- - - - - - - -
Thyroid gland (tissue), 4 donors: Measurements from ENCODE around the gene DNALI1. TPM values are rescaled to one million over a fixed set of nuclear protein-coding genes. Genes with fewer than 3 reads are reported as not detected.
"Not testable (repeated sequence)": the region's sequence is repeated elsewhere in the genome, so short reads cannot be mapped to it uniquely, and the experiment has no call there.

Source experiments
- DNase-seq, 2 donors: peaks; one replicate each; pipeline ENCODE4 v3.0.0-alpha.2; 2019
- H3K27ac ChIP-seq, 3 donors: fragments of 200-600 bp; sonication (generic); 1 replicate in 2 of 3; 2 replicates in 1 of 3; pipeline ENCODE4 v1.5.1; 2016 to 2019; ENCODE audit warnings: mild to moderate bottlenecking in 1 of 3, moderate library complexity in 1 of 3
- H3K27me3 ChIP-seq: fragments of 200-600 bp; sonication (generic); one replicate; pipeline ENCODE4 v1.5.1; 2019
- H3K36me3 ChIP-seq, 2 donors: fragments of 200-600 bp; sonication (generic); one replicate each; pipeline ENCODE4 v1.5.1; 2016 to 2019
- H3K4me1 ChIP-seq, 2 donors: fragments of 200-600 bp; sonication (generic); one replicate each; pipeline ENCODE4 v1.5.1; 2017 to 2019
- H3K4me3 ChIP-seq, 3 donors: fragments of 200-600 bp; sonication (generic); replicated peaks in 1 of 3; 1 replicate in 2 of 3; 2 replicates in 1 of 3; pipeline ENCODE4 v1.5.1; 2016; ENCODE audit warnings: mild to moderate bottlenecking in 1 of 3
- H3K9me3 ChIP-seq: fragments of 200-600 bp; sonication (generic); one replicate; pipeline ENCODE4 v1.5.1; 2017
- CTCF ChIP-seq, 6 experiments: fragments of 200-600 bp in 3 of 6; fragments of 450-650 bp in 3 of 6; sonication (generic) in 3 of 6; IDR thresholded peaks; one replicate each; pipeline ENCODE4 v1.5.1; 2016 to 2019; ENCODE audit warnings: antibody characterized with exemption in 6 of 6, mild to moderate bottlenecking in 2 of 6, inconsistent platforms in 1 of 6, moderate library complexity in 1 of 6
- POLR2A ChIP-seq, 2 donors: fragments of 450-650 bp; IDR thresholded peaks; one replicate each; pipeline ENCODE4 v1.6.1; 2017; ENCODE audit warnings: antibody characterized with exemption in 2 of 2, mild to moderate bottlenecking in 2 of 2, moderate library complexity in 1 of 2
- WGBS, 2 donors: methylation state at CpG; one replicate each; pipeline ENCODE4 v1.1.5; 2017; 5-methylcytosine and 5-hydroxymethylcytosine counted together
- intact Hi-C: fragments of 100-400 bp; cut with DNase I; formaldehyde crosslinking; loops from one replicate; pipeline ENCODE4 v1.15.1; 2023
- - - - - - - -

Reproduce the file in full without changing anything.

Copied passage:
Thyroid gland (tissue), 4 donors: Measurements from ENCODE around the gene DNALI1. TPM values are rescaled to one million over a fixed set of nuclear protein-coding genes. Genes with fewer than 3 reads are reported as not detected.
"Not testable (repeated sequence)": the region's sequence is repeated elsewhere in the genome, so short reads cannot be mapped to it uniquely, and the experiment has no call there.

Source experiments
- DNase-seq, 2 donors: peaks; one replicate each; pipeline ENCODE4 v3.0.0-alpha.2; 2019
- H3K27ac ChIP-seq, 3 donors: fragments of 200-600 bp; sonication (generic); 1 replicate in 2 of 3; 2 replicates in 1 of 3; pipeline ENCODE4 v1.5.1; 2016 to 2019; ENCODE audit warnings: mild to moderate bottlenecking in 1 of 3, moderate library complexity in 1 of 3
- H3K27me3 ChIP-seq: fragments of 200-600 bp; sonication (generic); one replicate; pipeline ENCODE4 v1.5.1; 2019
- H3K36me3 ChIP-seq, 2 donors: fragments of 200-600 bp; sonication (generic); one replicate each; pipeline ENCODE4 v1.5.1; 2016 to 2019
- H3K4me1 ChIP-seq, 2 donors: fragments of 200-600 bp; sonication (generic); one replicate each; pipeline ENCODE4 v1.5.1; 2017 to 2019
- H3K4me3 ChIP-seq, 3 donors: fragments of 200-600 bp; sonication (generic); replicated peaks in 1 of 3; 1 replicate in 2 of 3; 2 replicates in 1 of 3; pipeline ENCODE4 v1.5.1; 2016; ENCODE audit warnings: mild to moderate bottlenecking in 1 of 3
- H3K9me3 ChIP-seq: fragments of 200-600 bp; sonication (generic); one replicate; pipeline ENCODE4 v1.5.1; 2017
- CTCF ChIP-seq, 6 experiments: fragments of 200-600 bp in 3 of 6; fragments of 450-650 bp in 3 of 6; sonication (generic) in 3 of 6; IDR thresholded peaks; one replicate each; pipeline ENCODE4 v1.5.1; 2016 to 2019; ENCODE audit warnings: antibody characterized with exemption in 6 of 6, mild to moderate bottlenecking in 2 of 6, inconsistent platforms in 1 of 6, moderate library complexity in 1 of 6
- POLR2A ChIP-seq, 2 donors: fragments of 450-650 bp; IDR thresholded peaks; one replicate each; pipeline ENCODE4 v1.6.1; 2017; ENCODE audit warnings: antibody characterized with exemption in 2 of 2, mild to moderate bottlenecking in 2 of 2, moderate library complexity in 1 of 2
- WGBS, 2 donors: methylation state at CpG; one replicate each; pipeline ENCODE4 v1.1.5; 2017; 5-methylcytosine and 5-hydroxymethylcytosine counted together
- intact Hi-C: fragments of 100-400 bp; cut with DNase I; formaldehyde crosslinking; loops from one replicate; pipeline ENCODE4 v1.15.1; 2023